For example you just have to consider how many albums, books, or films become best sellers after they have won awards or accolades from so called ‘taste-makers’ and the mainstream media. It is no surprise that we may get distracted with the desire to ‘get noticed’ by the right people and alter our work even to its (and our) detriment.

If this is something that you struggle with then I encourage you to carry the words of Steve Jobs around with you:

“Here’s to the crazy ones. The misfits. The rebels. The troublemakers. The round pegs in the square holes. The ones who see things differently. They’re not fond of rules. And they have no respect for the status quo. You can quote them, disagree with them, glorify or vilify them. About the only thing you can’t do is ignore them. Because they change things. They push the human race forward. And while some may see them as the crazy ones, we see genius. Because the people who are crazy enough to think they can change the world are the ones who do.”

Over to You

Question: Do you consider yourself ambitious? What does your ambition look and feel like? Please leave you answer in the comments below, I would love to hear what you think!

Image Credit: The Possibility of Escape by Thomas Hawk (via Compfight)

5 comments
  1. Mr.Andy. Im a high school student from malaysia and i’m 15. Next year, i’m going to be 16 so i need to choose classes that’s suitable for me in the future. But the problem is, i’m confused with what im going to be. Overall, i find myself as an artist because i have a talent to draw, illustrate and cartooning. The real problem is, my mother doesnt want me to be an artist. instead, she only wants me to keep my talent as a hobby and not as a career. I tried so hard to find any other types career that i ‘might’ be interested in and yet, i couldnt find any. So sir, please help me. I’m scared that i might chose the wrong decision.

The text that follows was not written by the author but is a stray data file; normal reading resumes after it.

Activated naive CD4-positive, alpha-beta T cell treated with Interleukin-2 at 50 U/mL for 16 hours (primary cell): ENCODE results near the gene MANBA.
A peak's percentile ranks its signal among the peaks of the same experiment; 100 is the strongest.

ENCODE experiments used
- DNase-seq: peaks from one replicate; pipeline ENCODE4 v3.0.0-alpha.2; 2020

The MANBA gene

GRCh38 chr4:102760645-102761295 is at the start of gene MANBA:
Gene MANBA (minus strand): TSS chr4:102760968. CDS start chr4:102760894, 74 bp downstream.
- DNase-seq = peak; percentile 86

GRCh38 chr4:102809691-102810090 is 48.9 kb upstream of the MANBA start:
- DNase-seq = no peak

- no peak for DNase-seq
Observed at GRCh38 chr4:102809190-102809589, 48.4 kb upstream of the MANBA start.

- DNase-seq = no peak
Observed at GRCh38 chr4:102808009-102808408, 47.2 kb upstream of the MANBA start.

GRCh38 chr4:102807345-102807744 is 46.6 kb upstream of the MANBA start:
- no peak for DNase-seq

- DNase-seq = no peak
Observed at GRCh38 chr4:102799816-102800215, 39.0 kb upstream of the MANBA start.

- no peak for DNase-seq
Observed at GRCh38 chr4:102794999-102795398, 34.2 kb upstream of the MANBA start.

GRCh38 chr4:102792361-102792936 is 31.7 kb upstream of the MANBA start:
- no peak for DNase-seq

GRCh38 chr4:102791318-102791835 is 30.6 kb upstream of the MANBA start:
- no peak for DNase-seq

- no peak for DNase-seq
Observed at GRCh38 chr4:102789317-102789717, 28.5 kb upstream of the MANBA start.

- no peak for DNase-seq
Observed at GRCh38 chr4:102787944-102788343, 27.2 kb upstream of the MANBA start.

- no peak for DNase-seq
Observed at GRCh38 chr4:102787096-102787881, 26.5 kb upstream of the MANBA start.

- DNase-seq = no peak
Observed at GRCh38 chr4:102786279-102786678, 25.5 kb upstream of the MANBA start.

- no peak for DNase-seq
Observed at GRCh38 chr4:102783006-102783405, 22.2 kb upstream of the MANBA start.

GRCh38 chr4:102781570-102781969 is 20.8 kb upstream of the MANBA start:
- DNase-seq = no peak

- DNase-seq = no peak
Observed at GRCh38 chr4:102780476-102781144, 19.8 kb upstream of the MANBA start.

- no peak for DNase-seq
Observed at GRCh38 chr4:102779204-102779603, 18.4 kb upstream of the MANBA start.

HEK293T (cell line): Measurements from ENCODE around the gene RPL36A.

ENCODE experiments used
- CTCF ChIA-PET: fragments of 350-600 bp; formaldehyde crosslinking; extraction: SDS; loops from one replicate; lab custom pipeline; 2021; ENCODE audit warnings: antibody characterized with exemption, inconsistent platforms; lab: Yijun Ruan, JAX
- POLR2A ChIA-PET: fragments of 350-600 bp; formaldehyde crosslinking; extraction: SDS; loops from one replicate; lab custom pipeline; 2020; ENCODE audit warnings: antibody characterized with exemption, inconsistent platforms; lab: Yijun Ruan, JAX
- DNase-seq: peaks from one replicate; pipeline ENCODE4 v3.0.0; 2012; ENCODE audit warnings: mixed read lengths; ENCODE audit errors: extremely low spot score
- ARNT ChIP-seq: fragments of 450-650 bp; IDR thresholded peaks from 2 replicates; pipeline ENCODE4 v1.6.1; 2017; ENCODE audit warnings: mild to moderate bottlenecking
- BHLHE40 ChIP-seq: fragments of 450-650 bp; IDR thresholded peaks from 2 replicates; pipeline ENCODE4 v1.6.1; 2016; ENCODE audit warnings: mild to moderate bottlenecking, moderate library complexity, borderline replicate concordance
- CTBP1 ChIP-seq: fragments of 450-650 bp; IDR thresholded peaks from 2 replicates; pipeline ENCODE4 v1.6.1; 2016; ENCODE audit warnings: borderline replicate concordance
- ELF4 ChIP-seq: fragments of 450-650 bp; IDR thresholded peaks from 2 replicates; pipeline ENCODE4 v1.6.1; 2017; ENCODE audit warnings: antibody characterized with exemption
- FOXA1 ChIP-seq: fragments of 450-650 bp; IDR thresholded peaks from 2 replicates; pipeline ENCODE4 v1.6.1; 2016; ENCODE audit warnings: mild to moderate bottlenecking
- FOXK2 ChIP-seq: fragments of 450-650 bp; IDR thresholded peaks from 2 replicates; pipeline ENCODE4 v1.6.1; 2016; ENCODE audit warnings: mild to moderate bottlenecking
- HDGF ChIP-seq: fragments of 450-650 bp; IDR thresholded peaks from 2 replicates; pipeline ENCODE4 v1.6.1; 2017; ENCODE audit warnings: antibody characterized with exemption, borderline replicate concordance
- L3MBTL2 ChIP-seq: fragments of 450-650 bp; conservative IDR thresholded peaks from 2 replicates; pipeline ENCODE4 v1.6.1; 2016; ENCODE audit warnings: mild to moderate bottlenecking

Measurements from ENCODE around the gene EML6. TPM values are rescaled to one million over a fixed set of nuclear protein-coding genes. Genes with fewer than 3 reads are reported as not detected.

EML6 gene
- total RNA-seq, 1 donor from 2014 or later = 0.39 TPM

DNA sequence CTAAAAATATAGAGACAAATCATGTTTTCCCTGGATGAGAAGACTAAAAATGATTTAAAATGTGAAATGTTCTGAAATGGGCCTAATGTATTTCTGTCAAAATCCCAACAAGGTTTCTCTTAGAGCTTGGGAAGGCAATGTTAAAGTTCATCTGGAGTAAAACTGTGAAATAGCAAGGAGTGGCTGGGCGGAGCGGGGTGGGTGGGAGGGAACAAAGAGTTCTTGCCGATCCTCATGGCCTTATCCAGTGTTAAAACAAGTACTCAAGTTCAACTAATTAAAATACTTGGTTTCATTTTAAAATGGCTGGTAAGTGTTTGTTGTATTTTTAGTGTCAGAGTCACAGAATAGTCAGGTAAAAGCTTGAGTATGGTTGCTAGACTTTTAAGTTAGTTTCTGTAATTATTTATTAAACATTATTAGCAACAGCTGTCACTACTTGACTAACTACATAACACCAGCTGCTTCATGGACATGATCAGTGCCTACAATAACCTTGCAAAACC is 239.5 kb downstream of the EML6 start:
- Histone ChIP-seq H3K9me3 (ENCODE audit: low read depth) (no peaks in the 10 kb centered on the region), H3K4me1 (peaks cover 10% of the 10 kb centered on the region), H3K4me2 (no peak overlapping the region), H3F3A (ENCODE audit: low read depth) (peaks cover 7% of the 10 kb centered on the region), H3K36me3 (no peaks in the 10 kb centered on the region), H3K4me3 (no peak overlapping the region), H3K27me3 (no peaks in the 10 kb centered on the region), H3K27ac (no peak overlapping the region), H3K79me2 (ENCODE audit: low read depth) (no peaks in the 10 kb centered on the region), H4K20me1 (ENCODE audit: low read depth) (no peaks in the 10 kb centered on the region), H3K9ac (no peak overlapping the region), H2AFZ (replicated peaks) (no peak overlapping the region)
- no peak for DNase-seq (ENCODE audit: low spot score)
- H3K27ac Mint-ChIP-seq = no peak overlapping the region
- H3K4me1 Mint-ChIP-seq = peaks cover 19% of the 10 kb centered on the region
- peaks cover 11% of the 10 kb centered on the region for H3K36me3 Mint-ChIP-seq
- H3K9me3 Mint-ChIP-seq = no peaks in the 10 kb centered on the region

1. Hello Keyra, lovely to hear from you, and great to hear that you’re so excited about your art. If there is one huge thing that I would say it is don’t allow the pressure from the idea that you have to decide what you want to do for the rest of your life dictate too many of your decisions. It sounds like you have a lot of passions and interests. You are still young and working things out. Any decision you make now will not lead you to disaster if it feels wrong down the line. It might not even be a choice you have to make – keep making art if that’s what you love to do, take it seriously, and see where it leads you. You already ARE an artist, whatever job(s) you might end up doing.

      My biggest thing is just don’t worry too much about making the wrong decision – you will learn invaluable things about yourself and about the things you really want to do whatever decision you make, even if that is: ‘nope, I don’t want to do this job’.

      I hope that helps a bit.

    2. Hi,Keyra! we just got the same feel..my mother is really like your mother..
      I don’t no what to choose and Im afraid if I choose the wrong class

  2. This one resonates with me as I try and navigate my way through a career as a singer songwriter and working musician. I’m well aware that the people I admire are people with intrinsic ambition as a main drive. Of course we all have the extrinsic kind – who doesn’t want to accepted and respected to some extent?, but this is the kind I think needs to be kept in check and should take the lesser role, for me anyway.
    cheers!

    1. Yeah totally agree. We do all have an extrinsic thing. For me it’s often the extrinsic stuff that happens that I am retrospectively proud of rather than overtly striving for it! Good thoughts.